As mentioned above, TE is affected by CR and ignition timing. As the timing is retarded, PCP is developed later in the cycle. This allows more energy to be lost through conduction into the water jackets because the piston is further down the bore and the rod has a less advantageous angle on the crank pin to deliver force to the crankshaft. Retarded timing also raises the exhaust gas temperature considerably. This raises the thermal stress on the pistons, spark plugs, valves, exhaust system and turbocharger. In severe cases of retarded timing, the mixture is still burning when the exhaust valve opens. Because turbochargers are driven by the energy in the exhaust stream, high EGTs caused by retarded timing produce so much energy at the turbine that even a fully open wastegate cannot control the boost pressure. All in all, retarded timing is counterproductive to producing an efficient, durable, powerful engine.

Realistically if you wanted to get to the 400HP mark it just would be easier for your tuner and your engine if you had a better flowing turbo/manifold. The gt28r and gt30r @18psi are a world apart power wise IMHO , gt28r can reach 400 but probably out of its efficiency, charge temps can spike, whereas a gt30r could reach those goals easily with your motor with little to no lag vs the gt28r, and possibly on pump gas...just my .02.........
Arny, I mean this in a friendly way, but STFU.

Your post shows that you know jackall about the GT2871R.

Also, how is 9.5:1 static compression ratio safer than 10:1? How much is that different. Don't make me do math . . . Please don't make me do the math . . . I hate math. I have, however, done enough of these calculations to know that the difference in STATIC compression ratio on basically the same engine is significant, but not terribly large.

What you are alluding to in your post, including the cut and pasted section in the middle (it reads like it was cut and pasted, in any case), is that pump gas has a certain upper limit on pressure that the fuel can take before it auto-ignites in the presence of oxygen.

What is that upper limit? If you can't answer that, then you don't know enough to say "This compression ratio is bad in this engine whilst turbocharging it."

For a more practical rebuttal of your load of nonsense, look at home many stock VTEC B-series engines run around with 3-400WHP. They are all between about 10 and 10.5:1 SCR engines. They don't blow up running pump gas if tuned right.

How is a D-series engine, with upgraded rods and pistons going to be anywhere near the auto-ignition conditions of pump gas with a smaller bore, typically less VE on both the intake and exhaust and most other things being similar (turbo, intercoolers, etc)?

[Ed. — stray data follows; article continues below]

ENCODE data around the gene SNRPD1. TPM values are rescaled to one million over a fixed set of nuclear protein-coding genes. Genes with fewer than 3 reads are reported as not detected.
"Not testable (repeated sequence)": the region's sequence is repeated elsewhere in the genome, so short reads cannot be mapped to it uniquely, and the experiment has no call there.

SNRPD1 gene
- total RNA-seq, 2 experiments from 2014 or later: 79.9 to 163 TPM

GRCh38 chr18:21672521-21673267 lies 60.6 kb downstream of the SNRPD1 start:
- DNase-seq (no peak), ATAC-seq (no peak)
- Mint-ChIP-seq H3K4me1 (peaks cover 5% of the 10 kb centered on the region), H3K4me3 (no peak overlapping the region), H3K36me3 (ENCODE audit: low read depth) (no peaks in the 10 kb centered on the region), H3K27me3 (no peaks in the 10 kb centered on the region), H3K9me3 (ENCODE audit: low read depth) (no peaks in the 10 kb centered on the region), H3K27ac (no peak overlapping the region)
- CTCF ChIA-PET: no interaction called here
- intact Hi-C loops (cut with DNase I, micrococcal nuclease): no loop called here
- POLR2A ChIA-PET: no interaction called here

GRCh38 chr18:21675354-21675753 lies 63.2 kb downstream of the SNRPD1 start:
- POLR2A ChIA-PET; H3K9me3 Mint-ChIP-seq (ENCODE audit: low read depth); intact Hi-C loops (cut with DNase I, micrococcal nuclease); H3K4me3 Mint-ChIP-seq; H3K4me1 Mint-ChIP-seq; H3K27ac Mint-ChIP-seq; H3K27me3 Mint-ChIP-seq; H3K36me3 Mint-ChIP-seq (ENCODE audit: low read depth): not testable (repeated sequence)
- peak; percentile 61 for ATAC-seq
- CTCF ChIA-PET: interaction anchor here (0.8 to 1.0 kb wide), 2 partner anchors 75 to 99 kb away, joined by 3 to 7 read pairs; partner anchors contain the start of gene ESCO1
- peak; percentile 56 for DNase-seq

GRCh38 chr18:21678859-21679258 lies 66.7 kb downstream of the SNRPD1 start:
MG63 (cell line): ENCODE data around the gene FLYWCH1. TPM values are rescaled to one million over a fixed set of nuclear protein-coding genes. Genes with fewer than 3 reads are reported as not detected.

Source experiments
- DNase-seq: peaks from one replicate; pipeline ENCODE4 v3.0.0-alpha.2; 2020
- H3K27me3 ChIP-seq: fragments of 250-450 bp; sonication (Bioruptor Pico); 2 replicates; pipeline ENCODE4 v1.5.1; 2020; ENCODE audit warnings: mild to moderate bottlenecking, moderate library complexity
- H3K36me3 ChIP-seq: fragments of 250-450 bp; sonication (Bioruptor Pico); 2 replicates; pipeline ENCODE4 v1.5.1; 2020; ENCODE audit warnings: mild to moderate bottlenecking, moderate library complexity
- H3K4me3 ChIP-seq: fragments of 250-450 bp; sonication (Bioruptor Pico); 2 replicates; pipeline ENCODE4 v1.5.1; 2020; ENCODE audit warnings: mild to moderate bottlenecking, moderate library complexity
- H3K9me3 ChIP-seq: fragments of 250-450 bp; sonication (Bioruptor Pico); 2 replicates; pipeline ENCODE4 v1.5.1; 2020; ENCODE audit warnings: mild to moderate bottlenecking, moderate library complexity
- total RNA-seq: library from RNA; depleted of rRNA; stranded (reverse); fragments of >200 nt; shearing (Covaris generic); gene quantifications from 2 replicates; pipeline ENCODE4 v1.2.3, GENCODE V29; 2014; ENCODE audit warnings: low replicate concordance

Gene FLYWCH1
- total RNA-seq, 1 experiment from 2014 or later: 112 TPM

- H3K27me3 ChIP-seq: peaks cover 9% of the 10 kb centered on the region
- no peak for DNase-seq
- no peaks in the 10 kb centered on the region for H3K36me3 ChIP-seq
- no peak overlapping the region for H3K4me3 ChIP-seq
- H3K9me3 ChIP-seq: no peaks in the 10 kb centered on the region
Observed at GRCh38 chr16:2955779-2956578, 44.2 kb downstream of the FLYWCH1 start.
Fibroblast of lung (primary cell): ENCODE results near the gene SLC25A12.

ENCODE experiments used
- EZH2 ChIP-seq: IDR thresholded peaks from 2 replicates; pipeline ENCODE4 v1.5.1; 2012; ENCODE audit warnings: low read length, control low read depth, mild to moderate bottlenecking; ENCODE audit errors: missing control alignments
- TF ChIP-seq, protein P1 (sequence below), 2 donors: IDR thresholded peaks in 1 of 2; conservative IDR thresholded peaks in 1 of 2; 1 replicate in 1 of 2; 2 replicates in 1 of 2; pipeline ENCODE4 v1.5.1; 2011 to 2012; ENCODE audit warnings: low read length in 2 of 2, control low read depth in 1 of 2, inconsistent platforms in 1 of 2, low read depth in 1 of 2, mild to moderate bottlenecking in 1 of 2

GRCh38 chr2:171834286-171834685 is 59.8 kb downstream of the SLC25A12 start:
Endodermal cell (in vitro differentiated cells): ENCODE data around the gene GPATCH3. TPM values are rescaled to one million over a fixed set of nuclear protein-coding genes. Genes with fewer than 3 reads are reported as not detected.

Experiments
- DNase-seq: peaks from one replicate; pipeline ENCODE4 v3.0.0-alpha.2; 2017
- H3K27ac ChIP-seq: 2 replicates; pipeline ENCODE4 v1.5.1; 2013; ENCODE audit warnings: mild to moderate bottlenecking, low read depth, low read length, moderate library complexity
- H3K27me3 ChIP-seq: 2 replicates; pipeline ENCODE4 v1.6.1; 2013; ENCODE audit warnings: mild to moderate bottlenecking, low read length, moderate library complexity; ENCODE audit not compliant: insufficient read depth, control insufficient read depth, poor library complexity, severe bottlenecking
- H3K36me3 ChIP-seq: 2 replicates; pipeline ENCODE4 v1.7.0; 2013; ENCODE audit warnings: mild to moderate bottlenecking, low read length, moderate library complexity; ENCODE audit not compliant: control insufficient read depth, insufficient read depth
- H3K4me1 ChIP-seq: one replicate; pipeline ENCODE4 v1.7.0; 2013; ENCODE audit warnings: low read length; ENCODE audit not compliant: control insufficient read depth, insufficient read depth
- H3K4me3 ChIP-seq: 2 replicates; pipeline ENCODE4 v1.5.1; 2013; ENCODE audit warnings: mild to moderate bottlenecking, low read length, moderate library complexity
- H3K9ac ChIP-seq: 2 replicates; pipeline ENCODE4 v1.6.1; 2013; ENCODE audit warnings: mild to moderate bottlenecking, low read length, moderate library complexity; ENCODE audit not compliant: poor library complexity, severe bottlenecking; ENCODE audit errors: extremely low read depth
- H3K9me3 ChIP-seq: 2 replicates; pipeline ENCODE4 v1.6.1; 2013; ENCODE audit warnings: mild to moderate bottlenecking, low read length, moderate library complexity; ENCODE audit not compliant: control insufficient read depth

Guess what? None of that really matters, since the SCR of an engine has very little to do with how it runs. I consider Cams the most important part of the engine. A cam or cams can be used to manipulate the dynamic compression ratio in the dangerous ranges of engine operation. Above that point, if the ignition advance is appropriately applied, the intake charge is cooled well enough, and enough fuel is supplied, the engine is going to be more efficient overall with a higher static compression ratio, transferring more power to the wheels per unit of fuel.

E85 allows for more power to be made from the same engine because of factors that most people have no clue about. The typical idiot's view of E85 is that you can run more timing and make more power. Ugh . . . Anyway, E85 burns slower, cools the intake charge more (too?) efficiently, and has a much, much higher autoignition threshold. All those factors allow for an engine using E85 to develop more power with a wider tuning window than most pump gas. That's if you can run it without issues.

To sum up:
-The GT2871R comes in a wide variety of trims and has as much power potential as older GT30 models.
-Pump gas is good for power levels well past what is practical for something driven on the street in a FWD, traction limited vehicle.
-Ignition timing optimization for different fuels has to do with BURN RATES not power potential. (Gasoline mixes need less ignition timing to make maximum torque because it burns faster. Alcohols burn slower (and cooler), necessitating more ignition advance to develop maximum torque than that of a comparable gasoline powered engine.)
-E85 "makes more power" for a bunch of reasons that has very little to do with timing and mostly to do with the very different chemical boding that occurs in alcohols than other long chain hydrocarbons.
-Arny's post had very little to do with what the OP was asking about.
-The OP will make more power with his current setup with higher compression, decrease spool time, increase efficiency, increase favorable throttle response, and get rid of junk engine management for something that will likely yield more power and a more reliable engine.
-The dynamic compression differences in an engine with 9.5:1 SCR and 10:1SCR are minimal. The difference between 8.something:1 and 10:1 will be phenomenal, and doing very good things for the feel of the engine, which is what the OP wants.